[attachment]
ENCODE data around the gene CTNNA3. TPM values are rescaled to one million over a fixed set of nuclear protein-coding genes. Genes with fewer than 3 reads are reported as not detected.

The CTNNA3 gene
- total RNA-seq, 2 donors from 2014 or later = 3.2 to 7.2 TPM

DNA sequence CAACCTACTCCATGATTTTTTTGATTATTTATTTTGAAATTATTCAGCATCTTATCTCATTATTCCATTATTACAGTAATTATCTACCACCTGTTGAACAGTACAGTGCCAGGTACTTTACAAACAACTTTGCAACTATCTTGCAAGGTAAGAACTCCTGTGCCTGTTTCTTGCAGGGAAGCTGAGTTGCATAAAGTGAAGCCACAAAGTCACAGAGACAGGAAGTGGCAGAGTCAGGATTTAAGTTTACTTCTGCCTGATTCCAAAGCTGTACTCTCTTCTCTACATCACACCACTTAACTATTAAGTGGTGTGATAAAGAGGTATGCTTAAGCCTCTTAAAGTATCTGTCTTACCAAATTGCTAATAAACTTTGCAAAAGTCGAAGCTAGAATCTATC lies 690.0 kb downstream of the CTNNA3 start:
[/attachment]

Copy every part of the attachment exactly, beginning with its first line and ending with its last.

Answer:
ENCODE data around the gene CTNNA3. TPM values are rescaled to one million over a fixed set of nuclear protein-coding genes. Genes with fewer than 3 reads are reported as not detected.

The CTNNA3 gene
- total RNA-seq, 2 donors from 2014 or later = 3.2 to 7.2 TPM

DNA sequence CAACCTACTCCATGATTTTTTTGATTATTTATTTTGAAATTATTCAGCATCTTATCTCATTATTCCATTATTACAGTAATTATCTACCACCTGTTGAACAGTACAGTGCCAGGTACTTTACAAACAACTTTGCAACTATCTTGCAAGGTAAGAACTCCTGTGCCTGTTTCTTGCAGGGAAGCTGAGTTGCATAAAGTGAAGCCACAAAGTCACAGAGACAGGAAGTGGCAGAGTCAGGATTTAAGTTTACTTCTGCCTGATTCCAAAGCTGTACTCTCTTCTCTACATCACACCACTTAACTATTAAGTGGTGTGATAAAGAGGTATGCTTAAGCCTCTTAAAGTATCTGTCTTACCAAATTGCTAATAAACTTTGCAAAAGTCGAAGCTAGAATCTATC lies 690.0 kb downstream of the CTNNA3 start: